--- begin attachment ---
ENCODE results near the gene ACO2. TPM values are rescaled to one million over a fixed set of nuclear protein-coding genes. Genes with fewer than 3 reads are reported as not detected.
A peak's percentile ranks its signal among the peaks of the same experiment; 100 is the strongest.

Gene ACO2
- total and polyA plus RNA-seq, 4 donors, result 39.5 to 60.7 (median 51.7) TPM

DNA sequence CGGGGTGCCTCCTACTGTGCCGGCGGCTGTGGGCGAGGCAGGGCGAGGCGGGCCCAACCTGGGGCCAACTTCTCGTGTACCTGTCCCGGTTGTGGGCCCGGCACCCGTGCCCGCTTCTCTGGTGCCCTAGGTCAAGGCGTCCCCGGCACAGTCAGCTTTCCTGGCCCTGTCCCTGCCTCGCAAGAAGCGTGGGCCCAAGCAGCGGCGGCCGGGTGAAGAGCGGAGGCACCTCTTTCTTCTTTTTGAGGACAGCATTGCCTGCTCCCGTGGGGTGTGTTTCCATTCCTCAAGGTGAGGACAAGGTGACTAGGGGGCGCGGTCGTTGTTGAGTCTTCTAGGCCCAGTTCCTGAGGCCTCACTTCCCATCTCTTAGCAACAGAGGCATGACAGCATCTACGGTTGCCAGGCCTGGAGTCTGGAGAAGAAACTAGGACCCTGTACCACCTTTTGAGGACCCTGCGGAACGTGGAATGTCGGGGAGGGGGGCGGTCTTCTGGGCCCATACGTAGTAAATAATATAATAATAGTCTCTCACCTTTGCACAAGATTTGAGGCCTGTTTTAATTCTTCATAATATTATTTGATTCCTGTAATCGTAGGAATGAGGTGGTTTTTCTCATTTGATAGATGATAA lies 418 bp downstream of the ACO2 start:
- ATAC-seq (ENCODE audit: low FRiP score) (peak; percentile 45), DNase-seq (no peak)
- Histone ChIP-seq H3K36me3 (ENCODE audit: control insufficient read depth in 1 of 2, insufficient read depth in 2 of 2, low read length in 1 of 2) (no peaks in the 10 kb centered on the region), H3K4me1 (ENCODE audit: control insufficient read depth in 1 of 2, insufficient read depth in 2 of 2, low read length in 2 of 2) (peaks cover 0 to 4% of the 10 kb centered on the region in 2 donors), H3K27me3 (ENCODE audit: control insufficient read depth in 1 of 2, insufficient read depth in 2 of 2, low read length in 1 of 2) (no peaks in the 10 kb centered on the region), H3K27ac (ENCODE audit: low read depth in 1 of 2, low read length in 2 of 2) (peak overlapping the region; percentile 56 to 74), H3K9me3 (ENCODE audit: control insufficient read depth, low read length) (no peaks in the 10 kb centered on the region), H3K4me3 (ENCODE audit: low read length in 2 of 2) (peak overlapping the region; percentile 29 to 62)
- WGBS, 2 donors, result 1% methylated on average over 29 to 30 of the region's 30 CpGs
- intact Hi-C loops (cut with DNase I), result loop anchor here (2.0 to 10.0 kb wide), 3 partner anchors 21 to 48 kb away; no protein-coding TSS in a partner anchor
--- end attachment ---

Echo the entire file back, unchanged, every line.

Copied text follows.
ENCODE results near the gene ACO2. TPM values are rescaled to one million over a fixed set of nuclear protein-coding genes. Genes with fewer than 3 reads are reported as not detected.
A peak's percentile ranks its signal among the peaks of the same experiment; 100 is the strongest.

Gene ACO2
- total and polyA plus RNA-seq, 4 donors, result 39.5 to 60.7 (median 51.7) TPM

DNA sequence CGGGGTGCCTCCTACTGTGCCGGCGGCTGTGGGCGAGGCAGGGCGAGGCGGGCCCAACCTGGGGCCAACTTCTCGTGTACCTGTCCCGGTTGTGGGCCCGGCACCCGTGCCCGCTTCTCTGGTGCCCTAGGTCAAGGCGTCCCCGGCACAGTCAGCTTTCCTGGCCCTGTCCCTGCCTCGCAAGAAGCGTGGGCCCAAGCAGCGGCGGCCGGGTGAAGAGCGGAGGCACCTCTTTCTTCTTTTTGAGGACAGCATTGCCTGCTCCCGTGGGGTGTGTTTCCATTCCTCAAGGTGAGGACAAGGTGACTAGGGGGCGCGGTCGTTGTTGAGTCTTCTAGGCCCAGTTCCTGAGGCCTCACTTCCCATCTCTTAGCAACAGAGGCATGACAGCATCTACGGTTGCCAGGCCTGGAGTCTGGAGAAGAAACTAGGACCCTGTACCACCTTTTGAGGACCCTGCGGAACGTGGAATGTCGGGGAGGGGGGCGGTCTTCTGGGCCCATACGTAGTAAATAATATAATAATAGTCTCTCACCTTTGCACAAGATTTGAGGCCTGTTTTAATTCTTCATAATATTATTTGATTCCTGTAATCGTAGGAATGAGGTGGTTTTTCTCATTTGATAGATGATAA lies 418 bp downstream of the ACO2 start:
- ATAC-seq (ENCODE audit: low FRiP score) (peak; percentile 45), DNase-seq (no peak)
- Histone ChIP-seq H3K36me3 (ENCODE audit: control insufficient read depth in 1 of 2, insufficient read depth in 2 of 2, low read length in 1 of 2) (no peaks in the 10 kb centered on the region), H3K4me1 (ENCODE audit: control insufficient read depth in 1 of 2, insufficient read depth in 2 of 2, low read length in 2 of 2) (peaks cover 0 to 4% of the 10 kb centered on the region in 2 donors), H3K27me3 (ENCODE audit: control insufficient read depth in 1 of 2, insufficient read depth in 2 of 2, low read length in 1 of 2) (no peaks in the 10 kb centered on the region), H3K27ac (ENCODE audit: low read depth in 1 of 2, low read length in 2 of 2) (peak overlapping the region; percentile 56 to 74), H3K9me3 (ENCODE audit: control insufficient read depth, low read length) (no peaks in the 10 kb centered on the region), H3K4me3 (ENCODE audit: low read length in 2 of 2) (peak overlapping the region; percentile 29 to 62)
- WGBS, 2 donors, result 1% methylated on average over 29 to 30 of the region's 30 CpGs
- intact Hi-C loops (cut with DNase I), result loop anchor here (2.0 to 10.0 kb wide), 3 partner anchors 21 to 48 kb away; no protein-coding TSS in a partner anchor